In our parliamentary system there are very few opportunities for members to vote as they please on issues. Party solidarity in the Westminster system is essential to keep a government in power. One exception, however, is the vote to choose a speaker, which is conducted by secret ballot. In the case of the Ontario Legislature which sat Monday for the first time since the election, the first order of business was just that–the selection of a speaker and the current Speaker, Ted Arnott, a Progressive Conservative MPP from the riding of Wellington-Halton Hills was re-elected to the post.
Normally the speaker selection is a scarcely-noticed formality, but in this instance, there was a bit of drama, because also running for the job was fellow PC MPP Nina Tangri, who represents the riding of Mississauga-Streetsville. Several Toronto news outlets had reported on the weekend that Premier Doug Ford was quietly pushing for Tangri, making today’s vote a mild rebuke for the premier. For Arnott to get the minimum necessary 63 votes, there would have had to have been at least 22 PC members voting against Ford’s wishes, and maybe more depending on the final tally, which we will never know.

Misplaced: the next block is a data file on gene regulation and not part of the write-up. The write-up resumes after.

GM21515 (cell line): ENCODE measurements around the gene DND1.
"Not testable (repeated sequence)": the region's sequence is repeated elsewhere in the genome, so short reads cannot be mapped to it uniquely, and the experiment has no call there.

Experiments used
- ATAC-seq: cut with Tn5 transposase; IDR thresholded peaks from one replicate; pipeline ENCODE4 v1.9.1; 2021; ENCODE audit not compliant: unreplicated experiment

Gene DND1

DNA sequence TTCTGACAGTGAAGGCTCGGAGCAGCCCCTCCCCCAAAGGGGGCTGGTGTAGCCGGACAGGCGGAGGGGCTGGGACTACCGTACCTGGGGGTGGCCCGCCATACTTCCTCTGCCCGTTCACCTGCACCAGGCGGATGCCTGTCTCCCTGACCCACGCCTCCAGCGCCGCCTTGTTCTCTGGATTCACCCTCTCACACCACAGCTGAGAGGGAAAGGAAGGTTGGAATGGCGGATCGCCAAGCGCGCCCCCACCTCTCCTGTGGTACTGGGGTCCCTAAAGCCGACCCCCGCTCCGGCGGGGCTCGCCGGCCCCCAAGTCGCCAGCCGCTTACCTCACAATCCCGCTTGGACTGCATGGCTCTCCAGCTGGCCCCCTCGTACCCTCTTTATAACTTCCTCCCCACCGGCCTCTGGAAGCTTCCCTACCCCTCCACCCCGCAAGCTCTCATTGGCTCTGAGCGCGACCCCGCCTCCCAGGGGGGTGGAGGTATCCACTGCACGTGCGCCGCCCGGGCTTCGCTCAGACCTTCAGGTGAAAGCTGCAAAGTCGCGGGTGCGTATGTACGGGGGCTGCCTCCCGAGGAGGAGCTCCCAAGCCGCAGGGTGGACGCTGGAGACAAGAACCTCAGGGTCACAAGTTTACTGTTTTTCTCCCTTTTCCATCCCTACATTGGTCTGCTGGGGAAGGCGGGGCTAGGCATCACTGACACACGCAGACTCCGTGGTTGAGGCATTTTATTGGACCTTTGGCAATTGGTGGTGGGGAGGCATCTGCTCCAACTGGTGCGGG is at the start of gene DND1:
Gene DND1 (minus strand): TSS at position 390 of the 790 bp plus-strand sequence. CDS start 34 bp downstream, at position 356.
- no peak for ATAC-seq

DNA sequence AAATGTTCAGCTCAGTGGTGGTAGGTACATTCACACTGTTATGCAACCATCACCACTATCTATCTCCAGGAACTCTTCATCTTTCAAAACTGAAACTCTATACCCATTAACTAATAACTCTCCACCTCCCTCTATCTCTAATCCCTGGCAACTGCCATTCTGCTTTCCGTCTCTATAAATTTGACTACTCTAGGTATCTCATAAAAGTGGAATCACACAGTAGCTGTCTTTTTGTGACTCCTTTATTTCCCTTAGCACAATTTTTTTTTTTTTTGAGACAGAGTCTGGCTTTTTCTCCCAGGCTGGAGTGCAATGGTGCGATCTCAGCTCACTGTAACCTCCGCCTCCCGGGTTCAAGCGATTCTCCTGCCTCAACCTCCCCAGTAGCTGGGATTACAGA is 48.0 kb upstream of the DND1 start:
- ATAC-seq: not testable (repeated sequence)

Nobody should interpret this as a looming palace rebellion. The Premier’s office still wields considerable sway over members, not the least of which is having the ultimate say over re-nomination. But it does reflect the realization by some members that they are probably never going to get into the cabinet. It also, in the case of Arnott, reflects the fact that certain ridings in Ontario are so reliably Tory that the local member becomes somewhat expendable. But the secret vote and its outcome provide one of the few opportunities available to ordinary MPPs to show a little independence.